Steps for Responding to Sexual Harassment in the Workplace
No one should be forced to endure sexual harassment in the workplace. It’s despicable, immoral, and illegal. Many employees who experience sexual harassment in the workplace, however, do not know how best to respond. It can be difficult to balance the interpersonal and professional relationships affected while reeling from the psychological trauma such harassment can inflict. Below, our experienced harassment attorneys offer guidance on how best to respond should you experience sexual harassment in the course of your employment. If you’ve faced sexual harassment, discrimination, or other unlawful treatment at your job, call a passionate Riverside workplace harassment lawyer for help.
Identifying Sexual Harassment
Not all unpleasant workplace interactions constitute sexual harassment. Under California and federal law, there are two general categories of workplace sexual harassment: quid pro quo and hostile work environment. Quid pro quo harassment, also called sexual coercion, refers to comments or behavior suggesting an exchange of sexual favors for employment benefits. If a supervisor demands a date on threat of termination or offers a promotion for sleeping with them, that’s certainly sexual harassment.
A hostile work environment occurs when unwanted sexual comments, pictures, or behaviors cause an employee’s work environment to be hostile, intimidating, or offensive. To give rise to a legal claim for harassment, the conduct must be either so “severe” or so “pervasive” as to create a hostile work environment. Examples of sexual harassment include unwanted sexual advances, requests for a date, dirty pictures, sexual comments, displaying sexually-oriented materials, or making sexual jokes. An employee can certainly take steps to respond to a single offensive comment, but they may not have a legal claim unless the conduct was especially egregious.
Dealing With Sexual Harassment
If you are facing sexual harassment in the workplace, there are many steps to take to protect yourself, your work environment, your career, and potential future legal claims. These steps include:
- Talk to the perpetrator. If you feel comfortable doing so, let the person know that their conduct is unwelcome and/or offensive. Some people may actually be oblivious to the offensive nature of their conduct. If they persist, you can tell them you will report them to HR if they do not cease. If you are not comfortable speaking to the person directly, you can ask a coworker, a supervisor, or HR to talk to the employee for you.
- Tell your supervisor. If the harassing conduct continues, alert your manager or supervisor. It’s always best to put these statements in writing, to start a paper trail. If you are concerned that you could be fired for speaking up, you can skip these steps and go straight to HR.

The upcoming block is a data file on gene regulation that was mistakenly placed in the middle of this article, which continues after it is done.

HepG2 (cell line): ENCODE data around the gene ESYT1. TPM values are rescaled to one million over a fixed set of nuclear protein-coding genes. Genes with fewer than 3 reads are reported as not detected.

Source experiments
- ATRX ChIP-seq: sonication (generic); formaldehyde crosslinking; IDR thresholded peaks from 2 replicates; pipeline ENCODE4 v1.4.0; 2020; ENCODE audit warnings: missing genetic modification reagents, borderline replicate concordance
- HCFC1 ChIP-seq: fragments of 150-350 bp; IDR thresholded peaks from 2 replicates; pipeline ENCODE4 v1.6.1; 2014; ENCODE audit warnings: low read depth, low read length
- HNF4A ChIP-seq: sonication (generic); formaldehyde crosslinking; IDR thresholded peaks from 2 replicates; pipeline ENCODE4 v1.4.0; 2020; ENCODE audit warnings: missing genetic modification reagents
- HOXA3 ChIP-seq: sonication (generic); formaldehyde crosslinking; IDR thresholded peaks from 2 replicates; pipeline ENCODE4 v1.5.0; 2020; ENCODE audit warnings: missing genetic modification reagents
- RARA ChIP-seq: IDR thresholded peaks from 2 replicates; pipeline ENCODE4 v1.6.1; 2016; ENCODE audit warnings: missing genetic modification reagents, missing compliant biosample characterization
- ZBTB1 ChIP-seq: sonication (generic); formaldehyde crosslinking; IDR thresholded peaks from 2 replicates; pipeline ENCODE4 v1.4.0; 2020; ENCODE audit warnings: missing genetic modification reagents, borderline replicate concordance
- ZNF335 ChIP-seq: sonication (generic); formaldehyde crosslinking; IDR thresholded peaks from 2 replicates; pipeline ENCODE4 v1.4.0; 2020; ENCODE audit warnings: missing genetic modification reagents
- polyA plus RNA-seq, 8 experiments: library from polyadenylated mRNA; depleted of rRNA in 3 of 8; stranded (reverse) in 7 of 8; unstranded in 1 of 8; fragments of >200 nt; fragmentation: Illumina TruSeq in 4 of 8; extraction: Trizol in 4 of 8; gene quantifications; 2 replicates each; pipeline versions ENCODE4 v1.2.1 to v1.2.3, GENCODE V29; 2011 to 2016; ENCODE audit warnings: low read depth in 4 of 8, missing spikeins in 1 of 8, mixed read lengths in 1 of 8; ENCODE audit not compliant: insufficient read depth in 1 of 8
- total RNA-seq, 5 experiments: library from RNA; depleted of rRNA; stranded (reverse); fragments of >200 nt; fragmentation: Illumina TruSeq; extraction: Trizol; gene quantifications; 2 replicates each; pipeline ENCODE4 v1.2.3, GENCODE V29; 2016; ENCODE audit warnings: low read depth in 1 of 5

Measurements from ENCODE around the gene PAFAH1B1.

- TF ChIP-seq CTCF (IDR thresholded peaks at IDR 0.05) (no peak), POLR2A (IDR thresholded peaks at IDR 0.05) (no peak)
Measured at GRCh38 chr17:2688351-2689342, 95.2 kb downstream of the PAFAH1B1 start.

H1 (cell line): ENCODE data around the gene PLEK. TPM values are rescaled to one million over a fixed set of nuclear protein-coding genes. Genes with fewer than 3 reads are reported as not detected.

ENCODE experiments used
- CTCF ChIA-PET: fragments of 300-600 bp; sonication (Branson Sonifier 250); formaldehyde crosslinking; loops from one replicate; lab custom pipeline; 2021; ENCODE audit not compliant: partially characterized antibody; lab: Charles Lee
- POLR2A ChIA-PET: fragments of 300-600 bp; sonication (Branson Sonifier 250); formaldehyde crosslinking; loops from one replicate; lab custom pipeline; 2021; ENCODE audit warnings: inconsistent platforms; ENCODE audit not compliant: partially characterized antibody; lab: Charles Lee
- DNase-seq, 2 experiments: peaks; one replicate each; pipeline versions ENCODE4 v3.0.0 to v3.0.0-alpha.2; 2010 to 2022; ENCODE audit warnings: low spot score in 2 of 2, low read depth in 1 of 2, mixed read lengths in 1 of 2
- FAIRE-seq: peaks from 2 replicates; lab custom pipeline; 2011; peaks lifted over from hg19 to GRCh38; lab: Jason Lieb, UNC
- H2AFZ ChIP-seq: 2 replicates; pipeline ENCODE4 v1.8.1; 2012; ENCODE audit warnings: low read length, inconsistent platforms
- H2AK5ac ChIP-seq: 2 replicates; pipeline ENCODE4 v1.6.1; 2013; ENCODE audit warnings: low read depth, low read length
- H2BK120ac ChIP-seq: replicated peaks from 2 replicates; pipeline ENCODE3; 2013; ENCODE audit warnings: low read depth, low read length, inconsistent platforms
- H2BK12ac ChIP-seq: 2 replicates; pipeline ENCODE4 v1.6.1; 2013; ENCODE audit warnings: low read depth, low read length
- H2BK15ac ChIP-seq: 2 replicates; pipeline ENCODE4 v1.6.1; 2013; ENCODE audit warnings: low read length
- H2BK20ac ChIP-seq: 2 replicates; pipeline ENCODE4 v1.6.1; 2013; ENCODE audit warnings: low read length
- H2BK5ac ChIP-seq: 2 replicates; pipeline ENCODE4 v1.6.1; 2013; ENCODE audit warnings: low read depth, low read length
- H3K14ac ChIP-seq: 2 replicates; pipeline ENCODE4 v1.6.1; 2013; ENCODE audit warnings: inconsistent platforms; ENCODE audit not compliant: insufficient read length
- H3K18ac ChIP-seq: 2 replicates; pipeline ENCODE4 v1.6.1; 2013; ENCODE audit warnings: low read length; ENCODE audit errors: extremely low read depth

- Talk to HR and Go Through the Company Grievance Process. Follow your company’s procedure for filing an official complaint. Typically, this involves speaking to HR or a similar department and lodging your official complaint. Your employee handbook or internal company website should detail the procedure for reporting instances of harassment, or you can ask a supervisor or HR how to lodge your complaint. Even if you speak with HR in person, send a follow-up email to ensure that there’s a paper trail for your complaints. The company should investigate your allegations and take appropriate action.
- Keep Copies of Everything. If you file a complaint or communicate with supervisors or HR, keep copies of all relevant communications and documents. Your complaint should detail everything you’ve experienced including the time and place, the perpetrator(s), witnesses, the comments or other offensive conduct, steps you have taken to mitigate the conduct, whether the behavior has continued, and other concerns you may have (such as if you are worried about getting fired for speaking up).
- Talk to a Workplace Harassment Lawyer. If you haven’t spoken with a lawyer yet, it’s time to do so. A California sexual harassment lawyer will help you through the next steps in the process, including working through your company’s complaint resolution process, filing a claim with the EEOC, and filing a lawsuit.
- File an EEOC or DFEH Complaint. If your company does not respond appropriately to your complaints, you may need to go outside the company. Talk to your attorney about the appropriate next steps. You may wish to file a complaint with the federal Equal Employment Opportunity Commission (EEOC) or the California Department of Fair Employment and Housing (DFEH).
- File a Lawsuit. Ultimately, you may need to proceed to court to see proper justice done for the harm you have suffered. Talk it over with your lawyer and, if a lawsuit is appropriate in your case, they’ll work with you to build your case, gather evidence, and take your claims to court.
Call a Compassionate Labor Law Attorney for Help Dealing With Workplace Harassment
For help protecting yourself and recovering compensation after experiencing sexual harassment or a hostile work environment in Southern California, call Ochoa & Calderón to discuss your case with a seasoned, dedicated California labor and employment attorney. Call 951-901-4444 in Riverside or 844-401-0750 toll-free throughout Southern California.